Whether for a child, teenager, adolescent or adult, it is hard to clear the mind and get away from the pollution, work stress, car horns and “noise of society.” A stimulation intensive world filled with triggers can easily set off underlying stressors and emotions. An individual who struggles with depression or anxiety may be more deeply affected by the high-stress of a technologically controlled society. Sometimes taking a break and going outside can restore inner peace and help those who are battling with mental illnesses or substance abuse. Nature is everywhere and available to everyone, free of charge. The awakening of the senses and mindfulness of one’s surroundings in nature is just the opposite of sitting behind a computer or a smartphone all day.
Whether it is hiking, fishing, camping, white water rafting or canoeing, nature immersion is a great way to learn how to cope with some of the most difficult inner struggles. Trying to navigate a dense forest, start a friction fire or build a shelter can be some of the most challenging tasks and, yet, some of the most rewarding experiences. Encountering challenges in nature can bring out raw, uncomfortable and vulnerable feelings that allow one to learn self-motivation, self-reflection and teamwork, all of which are lifelong skills that can be learned, practiced and improved upon while being immersed in the wilderness.
Wilderness therapy has been around since the 1800s when early pioneers , such a John Muir, set out to explore the wilderness, but wilderness therapy had not been used for troubled teens and adolescents as part of cognitive-behavioral therapy until recent decades. “Climb the mountains and get their good tidings. Nature’s peace will flow into you as sunshine flows into trees. The winds will blow their own freshness into you, and the storms their energy, while cares will drop off like autumn leaves,” Muir once wrote.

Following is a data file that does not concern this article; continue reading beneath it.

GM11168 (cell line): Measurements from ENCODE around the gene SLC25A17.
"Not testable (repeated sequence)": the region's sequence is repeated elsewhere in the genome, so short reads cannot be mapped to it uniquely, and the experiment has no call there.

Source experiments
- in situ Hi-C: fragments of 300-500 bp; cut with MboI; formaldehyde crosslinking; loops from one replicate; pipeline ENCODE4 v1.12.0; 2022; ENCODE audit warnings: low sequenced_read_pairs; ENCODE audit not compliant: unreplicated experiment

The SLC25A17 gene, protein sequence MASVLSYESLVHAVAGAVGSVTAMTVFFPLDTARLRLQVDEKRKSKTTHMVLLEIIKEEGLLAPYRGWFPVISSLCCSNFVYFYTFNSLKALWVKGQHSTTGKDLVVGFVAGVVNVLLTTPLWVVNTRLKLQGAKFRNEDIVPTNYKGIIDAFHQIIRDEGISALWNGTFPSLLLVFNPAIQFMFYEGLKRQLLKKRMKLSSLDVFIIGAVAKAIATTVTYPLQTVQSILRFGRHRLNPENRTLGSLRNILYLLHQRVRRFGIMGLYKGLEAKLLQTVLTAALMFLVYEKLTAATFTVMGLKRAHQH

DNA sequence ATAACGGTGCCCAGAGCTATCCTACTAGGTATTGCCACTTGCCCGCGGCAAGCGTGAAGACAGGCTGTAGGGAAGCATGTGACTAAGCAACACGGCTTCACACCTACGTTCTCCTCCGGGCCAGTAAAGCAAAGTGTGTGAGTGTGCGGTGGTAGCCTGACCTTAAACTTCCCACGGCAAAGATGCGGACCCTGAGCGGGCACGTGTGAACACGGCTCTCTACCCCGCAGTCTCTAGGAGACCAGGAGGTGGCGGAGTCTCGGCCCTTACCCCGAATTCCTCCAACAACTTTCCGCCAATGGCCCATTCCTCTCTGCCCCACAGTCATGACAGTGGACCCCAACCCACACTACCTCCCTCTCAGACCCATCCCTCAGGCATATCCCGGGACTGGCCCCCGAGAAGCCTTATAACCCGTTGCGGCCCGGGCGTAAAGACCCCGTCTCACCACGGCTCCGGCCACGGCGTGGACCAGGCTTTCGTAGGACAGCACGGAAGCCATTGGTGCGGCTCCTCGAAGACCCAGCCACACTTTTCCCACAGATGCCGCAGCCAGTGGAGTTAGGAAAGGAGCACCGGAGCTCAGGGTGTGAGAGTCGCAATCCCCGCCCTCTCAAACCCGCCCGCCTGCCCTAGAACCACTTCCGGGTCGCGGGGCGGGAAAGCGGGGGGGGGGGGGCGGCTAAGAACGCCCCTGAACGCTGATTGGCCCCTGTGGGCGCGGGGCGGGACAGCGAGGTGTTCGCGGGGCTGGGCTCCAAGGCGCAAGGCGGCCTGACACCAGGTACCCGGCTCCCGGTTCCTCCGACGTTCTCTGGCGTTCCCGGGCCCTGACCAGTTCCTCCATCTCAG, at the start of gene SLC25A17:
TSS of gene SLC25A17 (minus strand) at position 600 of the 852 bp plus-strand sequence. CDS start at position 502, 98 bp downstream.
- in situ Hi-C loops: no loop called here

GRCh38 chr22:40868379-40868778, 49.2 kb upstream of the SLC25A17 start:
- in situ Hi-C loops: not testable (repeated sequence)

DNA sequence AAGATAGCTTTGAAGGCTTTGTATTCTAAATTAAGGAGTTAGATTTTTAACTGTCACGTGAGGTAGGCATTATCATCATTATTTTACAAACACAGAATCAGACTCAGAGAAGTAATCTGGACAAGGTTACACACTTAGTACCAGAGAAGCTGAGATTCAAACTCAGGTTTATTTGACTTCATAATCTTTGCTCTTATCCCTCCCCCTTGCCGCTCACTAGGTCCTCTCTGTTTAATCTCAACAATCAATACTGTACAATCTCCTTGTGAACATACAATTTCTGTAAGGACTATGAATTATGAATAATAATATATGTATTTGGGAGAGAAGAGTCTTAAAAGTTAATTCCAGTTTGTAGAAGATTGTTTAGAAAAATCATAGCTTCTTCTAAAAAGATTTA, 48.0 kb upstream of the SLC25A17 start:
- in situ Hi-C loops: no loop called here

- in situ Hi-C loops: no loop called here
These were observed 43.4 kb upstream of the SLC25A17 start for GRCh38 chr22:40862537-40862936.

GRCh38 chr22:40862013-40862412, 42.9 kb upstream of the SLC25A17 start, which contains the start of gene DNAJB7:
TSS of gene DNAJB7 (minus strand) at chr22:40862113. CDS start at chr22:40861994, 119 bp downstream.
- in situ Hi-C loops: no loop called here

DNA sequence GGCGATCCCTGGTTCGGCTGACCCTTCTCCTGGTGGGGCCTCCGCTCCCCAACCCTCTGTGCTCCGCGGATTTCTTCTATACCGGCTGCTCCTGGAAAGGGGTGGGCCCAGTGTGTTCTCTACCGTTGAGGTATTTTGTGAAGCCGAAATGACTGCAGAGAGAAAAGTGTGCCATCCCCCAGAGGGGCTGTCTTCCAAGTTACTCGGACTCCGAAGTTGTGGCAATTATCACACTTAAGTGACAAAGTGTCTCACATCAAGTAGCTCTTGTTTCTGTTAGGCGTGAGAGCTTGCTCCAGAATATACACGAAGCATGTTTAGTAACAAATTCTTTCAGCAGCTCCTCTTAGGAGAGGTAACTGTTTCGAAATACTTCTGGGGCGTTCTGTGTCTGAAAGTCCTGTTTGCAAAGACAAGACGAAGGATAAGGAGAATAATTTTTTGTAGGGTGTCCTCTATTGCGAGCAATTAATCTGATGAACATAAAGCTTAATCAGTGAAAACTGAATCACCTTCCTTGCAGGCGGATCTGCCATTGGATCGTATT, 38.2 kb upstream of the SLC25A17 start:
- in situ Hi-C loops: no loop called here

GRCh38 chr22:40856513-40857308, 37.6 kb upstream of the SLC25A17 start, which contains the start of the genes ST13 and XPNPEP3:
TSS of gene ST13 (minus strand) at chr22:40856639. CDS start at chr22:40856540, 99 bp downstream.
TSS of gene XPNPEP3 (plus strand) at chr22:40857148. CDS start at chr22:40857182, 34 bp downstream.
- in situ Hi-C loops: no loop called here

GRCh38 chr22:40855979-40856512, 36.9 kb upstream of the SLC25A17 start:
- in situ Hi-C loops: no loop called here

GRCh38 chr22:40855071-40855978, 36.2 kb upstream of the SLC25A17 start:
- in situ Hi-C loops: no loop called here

Reflecting on one’s inner self while out in nature through journaling or writing letters is also a behavioral therapy technique and coping mechanism that can be practiced in regular everyday life. In addition to journaling, working with others in group activities in nature can aid an individual to overcome social phobias, mental illnesses, substance abuse and also help the person to develop a great self-love and confidence.
Wilderness therapists, as well as outdoor educators, have learned to incorporate nature’s healing effects into programs that aid and restore troubled youth. The Outdoor Behavioral Healthcare Research Cooperative was established in 1999 to research the beneficial impact nature can have on emotionally and mentally wounded adolescents. This organization has performed numerous research studies, which have demonstrated the benefits of wilderness therapy on adolescents struggling with a variety of mental health and addiction concerns.
The Boy Scouts of America is the world’s largest youth-based development program that teaches survival skills, leadership, teamwork and the importance of responsibility to help young males succeed in society. Although this is not a mental treatment organization, thousands of young boys have learned life-altering lessons from being a part of the Boy Scouts.
“Wild: From Lost to Found on the Pacific Crest Trail,” the award-winning, famous, nonfiction book written by Cheryl Strayed, who hiked the entire Pacific Crest Trail solo to recover from her mental and emotional wounds that were inflicted upon her, describes the challenges she had to overcome. “The staying and doing it, in spite of everything. In spite of the bears and the rattlesnakes and the scat of the mountain lions I never saw; the blisters and scabs and scrapes and lacerations. The exhaustion and the deprivation; the cold and the heat; the monotony and the pain; the thirst and the hunger; the glory and the ghosts that haunted me as I hiked 1,100 miles from the Mojave Desert to the state of Washington by myself.” This portrays how time in nature can have the biggest healing effects on some of the deepest wounds.
White River Academy is an all-boys adolescent treatment center located in Utah that incorporates teamwork, development and experiencing nature to help treat and heal the deep wounds that may have been inflicted upon these young boys. For more information, call White River Academy’s 24/7 helpline at 866-520-0905.